Puget Sound region facts for kids

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Map-pugetsound
Puget Sound, its basins, and major surrounding cities.

The Puget Sound region is a coastal area of the Pacific Northwest in the U.S. state of Washington, including Puget Sound, the Puget Sound lowlands, and the surrounding region roughly west of the Cascade Range and east of the Olympic Mountains. It is characterised by a complex array of saltwater bays, islands, and peninsulas carved out by prehistoric glaciers.

The Puget Sound region has been called "Ish River country", perhaps most famously by poet Robert Sund, owing to its numerous rivers with names ending in "ish", such as the Duwamish, Samish, Skokomish, Skykomish, Snohomish, and the Stillaguamish. The ish ending is from Salish language meaning "people of".

History

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Evening on Puget Sound by Edward S. Curtis, 1913

The Puget Sound region was formed by the collision and attachment of many terranes ("microcontinents") to the North American Plate between about 50 to 10 million years ago. About 15,000 years ago, the Puget Sound region was covered by a lobe of the Cordilleran Ice Sheet. This time period is known today as the Vashon Glaciation. The ice was about 3,000 feet (900 m) thick in the vicinity of Seattle. By the time Captain George Vancouver found the Sound, early native people had already been there for over 5,000 years.

Logging started as early as 1853. In the 1880s logging railroads cut their way into Puget Sound. 1886 the St. Helens fire burned 300,000 acres (1,200 km2). Mount Rainier National Park started in 1899. The 1902 Yacolt fire burned 600,000 acres (2,400 km2). Olympic National Park was established in 1938.

George Vancouver explored Puget sound in 1792. Vancouver claimed it for Great Britain on 4 June 1792, naming it for one of his officers, Lieutenant Peter Puget. It became part of the Oregon Country, and became U.S. territory when the 1846 Oregon Treaty was signed.

After arriving along the Oregon Trail, many settlers wandered north to what is now Washington and settled the Puget Sound area. The first non-indigenous settlement was New Market (now known as Tumwater) in 1846. In 1853 Washington Territory was formed from part of Oregon Territory. In 1888 the Northern Pacific railroad line reached Puget Sound, linking the region to eastern states.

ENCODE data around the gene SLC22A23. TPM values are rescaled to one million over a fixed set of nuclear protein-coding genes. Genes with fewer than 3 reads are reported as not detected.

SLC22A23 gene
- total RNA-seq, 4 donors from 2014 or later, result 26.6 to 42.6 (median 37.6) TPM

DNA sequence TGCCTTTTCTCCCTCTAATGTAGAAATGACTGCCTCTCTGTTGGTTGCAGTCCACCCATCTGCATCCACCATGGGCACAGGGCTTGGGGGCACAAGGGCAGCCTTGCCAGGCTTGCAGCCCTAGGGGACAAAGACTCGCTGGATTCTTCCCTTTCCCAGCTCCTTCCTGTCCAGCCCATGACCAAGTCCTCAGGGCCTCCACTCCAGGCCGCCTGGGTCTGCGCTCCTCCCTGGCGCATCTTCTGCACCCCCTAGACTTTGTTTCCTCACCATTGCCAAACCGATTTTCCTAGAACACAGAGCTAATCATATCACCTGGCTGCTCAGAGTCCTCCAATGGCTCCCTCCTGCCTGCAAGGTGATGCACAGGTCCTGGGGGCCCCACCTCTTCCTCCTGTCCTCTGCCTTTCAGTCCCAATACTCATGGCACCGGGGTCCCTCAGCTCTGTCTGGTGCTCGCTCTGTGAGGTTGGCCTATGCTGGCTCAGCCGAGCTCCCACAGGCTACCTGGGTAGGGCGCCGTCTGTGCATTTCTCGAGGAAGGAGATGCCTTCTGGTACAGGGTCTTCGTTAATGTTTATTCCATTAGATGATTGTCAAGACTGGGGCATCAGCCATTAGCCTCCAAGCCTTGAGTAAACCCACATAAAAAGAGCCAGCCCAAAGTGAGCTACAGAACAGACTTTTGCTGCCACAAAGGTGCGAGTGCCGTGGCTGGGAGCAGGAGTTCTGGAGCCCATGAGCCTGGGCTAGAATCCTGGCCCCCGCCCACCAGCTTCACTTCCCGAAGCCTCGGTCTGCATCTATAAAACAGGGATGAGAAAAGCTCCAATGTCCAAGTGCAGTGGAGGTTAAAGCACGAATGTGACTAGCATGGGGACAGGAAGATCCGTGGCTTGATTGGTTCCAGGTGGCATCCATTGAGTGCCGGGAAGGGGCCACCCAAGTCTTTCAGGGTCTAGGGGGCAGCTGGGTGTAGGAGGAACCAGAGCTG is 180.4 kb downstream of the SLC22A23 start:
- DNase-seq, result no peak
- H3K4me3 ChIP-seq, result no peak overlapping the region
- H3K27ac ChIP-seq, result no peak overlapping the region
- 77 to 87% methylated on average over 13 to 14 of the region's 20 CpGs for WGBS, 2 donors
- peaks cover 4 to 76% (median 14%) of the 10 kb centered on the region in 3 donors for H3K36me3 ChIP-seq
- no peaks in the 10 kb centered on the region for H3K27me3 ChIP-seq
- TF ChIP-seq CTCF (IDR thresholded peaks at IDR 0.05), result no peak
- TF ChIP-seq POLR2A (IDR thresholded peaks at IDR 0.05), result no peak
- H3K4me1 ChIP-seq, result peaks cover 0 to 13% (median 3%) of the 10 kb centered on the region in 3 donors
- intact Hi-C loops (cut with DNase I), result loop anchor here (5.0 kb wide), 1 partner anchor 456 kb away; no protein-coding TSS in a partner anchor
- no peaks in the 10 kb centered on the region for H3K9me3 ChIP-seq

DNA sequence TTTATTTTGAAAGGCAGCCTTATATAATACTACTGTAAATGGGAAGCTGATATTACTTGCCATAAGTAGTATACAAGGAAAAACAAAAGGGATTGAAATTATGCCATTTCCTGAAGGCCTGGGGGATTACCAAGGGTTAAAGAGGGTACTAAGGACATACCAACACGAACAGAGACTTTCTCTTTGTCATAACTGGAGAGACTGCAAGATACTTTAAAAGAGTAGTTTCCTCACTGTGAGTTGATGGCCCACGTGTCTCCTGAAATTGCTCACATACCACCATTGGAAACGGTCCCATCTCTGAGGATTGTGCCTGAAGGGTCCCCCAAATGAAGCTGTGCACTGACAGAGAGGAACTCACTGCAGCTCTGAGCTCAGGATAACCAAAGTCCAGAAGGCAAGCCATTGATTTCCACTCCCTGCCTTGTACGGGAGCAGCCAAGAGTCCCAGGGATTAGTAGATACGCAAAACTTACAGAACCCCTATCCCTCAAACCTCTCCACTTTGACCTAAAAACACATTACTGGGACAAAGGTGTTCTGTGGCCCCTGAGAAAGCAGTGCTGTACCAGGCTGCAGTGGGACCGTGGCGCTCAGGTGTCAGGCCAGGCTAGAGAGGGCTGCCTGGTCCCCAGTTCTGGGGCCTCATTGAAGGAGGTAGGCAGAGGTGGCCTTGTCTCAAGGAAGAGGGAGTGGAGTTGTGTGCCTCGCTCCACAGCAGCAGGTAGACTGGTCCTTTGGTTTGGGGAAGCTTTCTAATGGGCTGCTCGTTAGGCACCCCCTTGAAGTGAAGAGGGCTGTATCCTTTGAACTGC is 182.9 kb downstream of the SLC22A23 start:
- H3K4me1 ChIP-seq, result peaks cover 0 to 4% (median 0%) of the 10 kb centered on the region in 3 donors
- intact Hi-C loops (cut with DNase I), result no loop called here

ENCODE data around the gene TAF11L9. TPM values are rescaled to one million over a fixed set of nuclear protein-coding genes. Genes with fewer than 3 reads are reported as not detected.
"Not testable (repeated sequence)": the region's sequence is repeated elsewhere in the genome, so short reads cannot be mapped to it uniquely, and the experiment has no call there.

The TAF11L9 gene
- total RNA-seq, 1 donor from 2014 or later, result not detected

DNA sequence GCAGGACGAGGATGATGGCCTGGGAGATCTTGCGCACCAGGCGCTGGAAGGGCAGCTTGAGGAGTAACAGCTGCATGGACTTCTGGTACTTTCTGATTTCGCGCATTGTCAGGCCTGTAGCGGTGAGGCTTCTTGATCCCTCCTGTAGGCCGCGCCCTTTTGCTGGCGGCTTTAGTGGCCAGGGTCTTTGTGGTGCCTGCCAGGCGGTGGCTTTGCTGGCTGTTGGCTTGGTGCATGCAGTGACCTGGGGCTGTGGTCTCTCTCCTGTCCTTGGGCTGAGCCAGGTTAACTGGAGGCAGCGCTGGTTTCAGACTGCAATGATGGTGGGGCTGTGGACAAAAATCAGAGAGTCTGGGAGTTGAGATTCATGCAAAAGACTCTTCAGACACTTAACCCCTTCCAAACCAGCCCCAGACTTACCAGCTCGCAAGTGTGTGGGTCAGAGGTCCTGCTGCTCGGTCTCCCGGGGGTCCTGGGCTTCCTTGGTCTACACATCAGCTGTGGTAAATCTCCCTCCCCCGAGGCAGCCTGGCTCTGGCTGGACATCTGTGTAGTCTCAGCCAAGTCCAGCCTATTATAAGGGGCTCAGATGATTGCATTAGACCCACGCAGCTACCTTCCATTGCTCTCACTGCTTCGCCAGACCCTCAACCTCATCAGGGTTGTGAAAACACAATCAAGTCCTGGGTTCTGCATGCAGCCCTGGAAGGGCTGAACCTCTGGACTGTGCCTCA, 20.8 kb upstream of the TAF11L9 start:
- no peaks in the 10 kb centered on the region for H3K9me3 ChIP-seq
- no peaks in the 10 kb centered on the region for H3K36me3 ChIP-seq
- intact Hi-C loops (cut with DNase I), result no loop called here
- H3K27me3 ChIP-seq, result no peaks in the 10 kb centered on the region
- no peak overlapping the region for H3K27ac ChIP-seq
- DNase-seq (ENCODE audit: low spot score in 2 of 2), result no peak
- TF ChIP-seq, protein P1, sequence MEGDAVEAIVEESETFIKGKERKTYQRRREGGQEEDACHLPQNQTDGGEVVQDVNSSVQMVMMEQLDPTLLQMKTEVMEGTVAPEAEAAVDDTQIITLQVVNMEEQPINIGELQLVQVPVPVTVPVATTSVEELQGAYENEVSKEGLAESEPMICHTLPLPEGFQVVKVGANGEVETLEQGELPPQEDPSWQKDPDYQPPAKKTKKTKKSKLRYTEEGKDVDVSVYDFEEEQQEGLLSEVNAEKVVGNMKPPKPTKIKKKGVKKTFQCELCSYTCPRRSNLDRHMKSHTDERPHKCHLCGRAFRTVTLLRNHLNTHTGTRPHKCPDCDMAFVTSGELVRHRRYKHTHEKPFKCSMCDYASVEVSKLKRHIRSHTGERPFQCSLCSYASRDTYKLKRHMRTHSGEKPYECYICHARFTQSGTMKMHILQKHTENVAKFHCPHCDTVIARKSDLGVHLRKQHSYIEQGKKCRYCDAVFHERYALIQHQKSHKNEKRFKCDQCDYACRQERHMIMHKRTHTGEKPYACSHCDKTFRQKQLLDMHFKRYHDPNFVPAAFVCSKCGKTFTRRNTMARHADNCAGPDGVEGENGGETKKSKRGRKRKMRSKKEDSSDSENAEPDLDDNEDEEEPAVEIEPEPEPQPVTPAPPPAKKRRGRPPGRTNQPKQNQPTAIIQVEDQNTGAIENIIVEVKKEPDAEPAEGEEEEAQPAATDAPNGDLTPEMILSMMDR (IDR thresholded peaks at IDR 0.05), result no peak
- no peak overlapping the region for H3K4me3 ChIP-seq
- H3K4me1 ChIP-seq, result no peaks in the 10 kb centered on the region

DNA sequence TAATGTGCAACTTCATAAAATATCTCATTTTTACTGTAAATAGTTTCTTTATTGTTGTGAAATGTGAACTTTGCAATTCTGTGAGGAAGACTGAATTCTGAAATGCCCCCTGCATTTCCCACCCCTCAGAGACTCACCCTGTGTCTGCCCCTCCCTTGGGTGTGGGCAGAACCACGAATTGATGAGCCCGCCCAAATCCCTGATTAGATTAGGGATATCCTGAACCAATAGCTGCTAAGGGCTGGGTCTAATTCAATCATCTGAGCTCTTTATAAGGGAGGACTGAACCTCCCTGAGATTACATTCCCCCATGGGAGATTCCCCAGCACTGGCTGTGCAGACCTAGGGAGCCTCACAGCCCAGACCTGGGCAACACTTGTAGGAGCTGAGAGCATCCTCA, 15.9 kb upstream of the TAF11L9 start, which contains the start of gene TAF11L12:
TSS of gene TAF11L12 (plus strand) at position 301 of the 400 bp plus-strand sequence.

For a long period Tacoma was noted for its large smelters where gold, silver, copper and lead ores were treated. Seattle was the primary port for trade with Alaska and the rest of the country and for a time possessed a large shipbuilding industry. The region around eastern Puget Sound developed heavy industry during the period including World War I and World War II, and the Boeing Company became an established icon in the area.

During World War II the Puget Sound area became a focus for the war industry, with Boeing producing many of the nation's heavy bombers and the ports of Seattle, Bremerton and Tacoma available for shipbuilding.

Since 1995, Puget Sound has been recognized as an American Viticultural Area by the Alcohol and Tobacco Tax and Trade Bureau.

Political geography

Map of Seattle–Tacoma–Bellevue MSA and Seattle–Tacoma–Olympia CSA
The Seattle Metropolitan area is the areas light blue. The Combined Statistical Area consists of both the light blue and dark blue areas.

The urban region designated the Puget Sound Region is centered on Seattle and consists of nine counties, two urban center cities and four satellite cities making up what has been dubbed "Pugetopolis". Both urban core cities have large industrial areas and seaports plus a high-rise central business district. The satellite cities are primarily suburban, featuring a small downtown core and a small industrial area or port. The suburbs consist mostly of residences, strip malls, and shopping centers. The region is also home to numerous ports. The two largest and busiest are the Port of Seattle and Port of Tacoma, which, if combined, comprise the third largest container port in North America after Los Angeles/Long Beach and New York/New Jersey.

The United States Census Bureau defines the Puget Sound region as the Seattle–Tacoma–Olympia Combined Statistical Area. This includes the Seattle metropolitan area, made up of the following counties (see Fig. STB):

Based on commuting patterns, the adjacent metropolitan areas of Olympia, Bremerton, and Mount Vernon, along with a few smaller satellite urban areas, are grouped together in the CSA. The population of this wider region is 4,269,349—almost two-thirds of Washington's population—as of 2012. The Seattle CSA is the 12th largest CSA, and the 13th largest primary census statistical area in the country. The additional metropolitan and micropolitan areas included are:

A state-run ferry system, Washington State Ferries, connects the larger islands to the Washington mainland, as well as both sides of the sound, allowing cars and people to move about the greater Puget Sound region.

View of Puget Sound from the Space Needle

Climate

Flora and fauna

Mt Rainier distant-600px
Snowcapped peaks are a backdrop to many Puget Sound scenes. Here, Mount Rainier is seen from Gig Harbor.

North Pacific Oak Woodland is one of the principal plant associations of the Puget Trough, where many of the soils are well drained mesic.

Places

Counties of the Puget Sound region:

In addition, the San Juan Islands (all of San Juan County plus a few islands belonging to Whatcom County) are often considered part of the greater Puget Sound area.

Prominent islands:

Pugetsoundwithcities
Puget Sound

Urban centers:

Satellite cities:

Other principal cities:

Military bases:

  • Joint Base Lewis-McChord
  • Camp Murray
  • Naval Station Everett
  • Naval Base Kitsap
    • Bangor Annex
    • Bremerton Annex
  • Puget Sound Naval Shipyard
  • Naval Air Station Whidbey Island

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